Sometimes converters have a fourth stage that boosts the voltage very high for a few minutes every week or two while in storage. This helps clean the plates in the batteries which should make then last longer.

So a three stage converter will charge your batters much faster and should not damage them if y leave it plugged into shore power for months at a time.

Most cheap converters are one stage and sit at 13.6 or 13.4 all the time.

If you've ever heard people say that starting the engine in your coach will charge your batteries faster that is because the alternator attached to the engine outs out 14.4v. So it will charge faster than a single stage converter.

There is a lot more to all this. We didn't even talk about amp ratings but those are the basics in what differentiates a three or four stage converter from a single stage.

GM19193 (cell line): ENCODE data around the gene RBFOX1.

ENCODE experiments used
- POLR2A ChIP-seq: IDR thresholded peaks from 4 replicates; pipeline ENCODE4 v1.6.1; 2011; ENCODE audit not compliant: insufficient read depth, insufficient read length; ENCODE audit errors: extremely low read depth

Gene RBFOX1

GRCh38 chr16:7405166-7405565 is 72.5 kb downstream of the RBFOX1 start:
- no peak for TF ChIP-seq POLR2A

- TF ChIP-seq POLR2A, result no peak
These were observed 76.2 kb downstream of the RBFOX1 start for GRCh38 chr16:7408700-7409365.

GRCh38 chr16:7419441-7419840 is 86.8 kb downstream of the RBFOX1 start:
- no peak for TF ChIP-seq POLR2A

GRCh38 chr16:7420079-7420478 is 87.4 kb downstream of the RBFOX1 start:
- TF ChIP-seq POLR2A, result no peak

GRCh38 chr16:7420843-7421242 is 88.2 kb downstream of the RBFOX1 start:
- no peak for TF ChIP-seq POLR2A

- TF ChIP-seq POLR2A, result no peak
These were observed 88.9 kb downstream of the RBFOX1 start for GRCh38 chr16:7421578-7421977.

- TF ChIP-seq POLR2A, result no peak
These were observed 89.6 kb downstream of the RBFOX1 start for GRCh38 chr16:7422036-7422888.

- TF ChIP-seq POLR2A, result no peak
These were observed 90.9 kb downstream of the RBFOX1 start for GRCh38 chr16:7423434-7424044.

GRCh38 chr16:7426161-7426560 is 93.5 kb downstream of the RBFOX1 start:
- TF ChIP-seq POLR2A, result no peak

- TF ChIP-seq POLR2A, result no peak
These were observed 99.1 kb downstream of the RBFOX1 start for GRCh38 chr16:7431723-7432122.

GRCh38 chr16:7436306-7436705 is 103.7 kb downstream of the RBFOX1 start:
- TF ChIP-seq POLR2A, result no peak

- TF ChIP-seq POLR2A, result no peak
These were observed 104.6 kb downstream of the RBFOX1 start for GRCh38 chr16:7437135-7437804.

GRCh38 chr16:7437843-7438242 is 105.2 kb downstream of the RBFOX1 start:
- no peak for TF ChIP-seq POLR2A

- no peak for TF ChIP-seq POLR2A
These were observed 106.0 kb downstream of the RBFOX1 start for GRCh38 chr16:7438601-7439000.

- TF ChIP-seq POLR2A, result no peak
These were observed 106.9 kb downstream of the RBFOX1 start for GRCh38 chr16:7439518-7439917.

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Old 10-02-2011, 05:51 PM   #8
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Herk What's a three stage converter,how does it work,and what other advantages does it have over a basic converter,if any?
I am sure your 2011 came with one also.

From the attached manual for my camper you can see that a newer converter and most good quality battery chargers "modulate" charging current based on battery voltage to avoid overcharging or "boiling the battery."

When you first charge a discharged battery, the voltage will be low and can accept a fairly stiff amount of amps under pressure (voltage) flowing into the battery.

uuummm, think of that battery as a very large "waffle" and each waffle "hole" will accept an electron. The charger has to be able to put an electron into each "hole." In the beginning this is easy since there are so many holes to choose from and no time is spent searching for an empty one. You can run the "electron hose" pretty much wide open without fear of "not finding a parking place" (charging current 25-35 amps - Stage 1 or BULK MODE).